The Geopolitics of the Open Government Partnership in Action
BY David Eaves | Wednesday, November 21 2012
Back in September I wrote a piece about the geopolitics of the Open Government Partnership. In it I argue that the OGP has, at least for the US, become become part of a global strategy to forge a set of alliances with key partners around the world:
It may sounds[sic] hard to believe but the OGP is much more than a simple pact designed to make heads of state look good. I believe it has real geopolitical aims and may be the first overt, ideological salvo in ... what I believe will be the geopolitical axis of Open versus Closed. This is about finding ways to compete for the hearts and minds of the world in a way that China, Russia, Iran and others ... cannot. And, while I agree we can debate the “openness” of the various ... signing countries, I like the idea of [a] world in which states compete to be more open. We could do worse.
The point here is that the OGP highlights values that go deeper than mere transactional democracy or state capitalism, and serve as high ground where America can engage the world in a way key competitors cannot.
This week, I think we got to see this strategy in action. During an important trip to Burma, designed to reward the country for its dramatic shift away from authoritarianism, President Obama shared the following words:
To lead by example, America now insists that our companies meet high standards of openness and transparency if they’re doing business here. And we’ll work with organizations like the World Bank to support small businesses and to promote an economy that allows entrepreneurs, small business people to thrive and allows workers to keep what they earn. And I very much welcome your government’s recent decision to join what we’ve called our Open Government Partnership, so that citizens can come to expect accountability and learn exactly how monies are spent and how your system of government operates.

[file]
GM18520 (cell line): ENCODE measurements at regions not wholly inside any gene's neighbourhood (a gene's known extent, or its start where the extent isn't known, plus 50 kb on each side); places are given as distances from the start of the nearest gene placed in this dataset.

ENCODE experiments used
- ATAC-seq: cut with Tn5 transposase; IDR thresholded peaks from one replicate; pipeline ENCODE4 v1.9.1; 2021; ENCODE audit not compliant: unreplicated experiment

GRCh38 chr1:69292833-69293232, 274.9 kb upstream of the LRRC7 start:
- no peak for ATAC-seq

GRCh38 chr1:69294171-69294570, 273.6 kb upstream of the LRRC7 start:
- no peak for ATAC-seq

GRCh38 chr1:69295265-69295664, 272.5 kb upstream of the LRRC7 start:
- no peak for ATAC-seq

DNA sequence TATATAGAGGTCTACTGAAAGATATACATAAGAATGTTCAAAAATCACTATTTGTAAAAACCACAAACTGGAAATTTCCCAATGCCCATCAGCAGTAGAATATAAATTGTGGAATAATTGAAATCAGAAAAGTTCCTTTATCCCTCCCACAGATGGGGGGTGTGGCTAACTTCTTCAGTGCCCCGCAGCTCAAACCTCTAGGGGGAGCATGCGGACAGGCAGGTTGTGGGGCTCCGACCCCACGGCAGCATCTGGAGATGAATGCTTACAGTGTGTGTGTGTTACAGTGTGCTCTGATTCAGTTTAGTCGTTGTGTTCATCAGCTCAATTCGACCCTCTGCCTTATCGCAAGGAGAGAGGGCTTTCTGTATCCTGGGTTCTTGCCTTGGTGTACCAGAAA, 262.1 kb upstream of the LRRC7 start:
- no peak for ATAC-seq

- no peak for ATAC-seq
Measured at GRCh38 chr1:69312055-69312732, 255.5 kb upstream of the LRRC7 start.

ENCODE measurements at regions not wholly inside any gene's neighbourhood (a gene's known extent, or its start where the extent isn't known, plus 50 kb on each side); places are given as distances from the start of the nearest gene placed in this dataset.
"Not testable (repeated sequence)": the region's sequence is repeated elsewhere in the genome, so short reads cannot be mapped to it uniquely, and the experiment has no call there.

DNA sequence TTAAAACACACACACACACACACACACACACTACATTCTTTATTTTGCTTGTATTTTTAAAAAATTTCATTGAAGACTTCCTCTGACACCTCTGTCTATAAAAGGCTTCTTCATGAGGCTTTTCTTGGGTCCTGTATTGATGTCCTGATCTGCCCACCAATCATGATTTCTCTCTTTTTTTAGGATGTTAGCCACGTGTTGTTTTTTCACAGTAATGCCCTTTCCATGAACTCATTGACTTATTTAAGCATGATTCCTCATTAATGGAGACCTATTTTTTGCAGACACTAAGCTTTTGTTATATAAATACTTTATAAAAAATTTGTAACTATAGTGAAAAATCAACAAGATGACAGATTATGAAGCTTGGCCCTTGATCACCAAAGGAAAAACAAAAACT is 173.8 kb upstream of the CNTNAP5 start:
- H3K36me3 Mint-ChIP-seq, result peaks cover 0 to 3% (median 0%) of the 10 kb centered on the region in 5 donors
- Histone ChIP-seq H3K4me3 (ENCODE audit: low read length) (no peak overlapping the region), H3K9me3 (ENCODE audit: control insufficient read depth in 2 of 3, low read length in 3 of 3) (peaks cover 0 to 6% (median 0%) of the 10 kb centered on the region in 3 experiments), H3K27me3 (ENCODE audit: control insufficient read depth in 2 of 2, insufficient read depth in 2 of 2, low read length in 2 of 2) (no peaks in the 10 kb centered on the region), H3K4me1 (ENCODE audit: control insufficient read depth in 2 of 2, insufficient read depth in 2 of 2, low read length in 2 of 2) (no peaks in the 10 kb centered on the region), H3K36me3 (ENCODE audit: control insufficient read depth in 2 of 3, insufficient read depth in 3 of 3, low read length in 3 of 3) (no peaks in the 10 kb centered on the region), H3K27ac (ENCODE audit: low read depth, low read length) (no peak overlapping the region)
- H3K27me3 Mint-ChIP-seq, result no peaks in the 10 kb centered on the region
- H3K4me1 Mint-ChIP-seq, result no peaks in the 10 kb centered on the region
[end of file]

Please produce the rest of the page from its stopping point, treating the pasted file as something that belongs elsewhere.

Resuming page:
This is not to say that by joining the OGP Burma is going to be magically transformed — but it does add international pressure, and monitoring, on its performance. It also serves as a gentle way to nudge it more clearly down the path towards becoming a democracy and get it to engage with other democracies.
This is also not to say that the OGP is merely a tool of US power — far from it. Others have reasons to be in the OGP (most notably Brazil, for domestic reasons). And indeed, getting a country like Russia to join is interesting – it may give reformers some additional tools, while enabling more conservative players to engage in “open washing.” But even if that happens, it is interesting that they feel they need to appear to be trying. It’s likely that the United States — and many of the other countries part of the OGP — genuinely believe the world is a more stable and business-friendly place if there is less corruption, public services are effective and public institutions are seen to be credible. That does not mean there are not other chess games being played as well. No need to be cynical — just aware.
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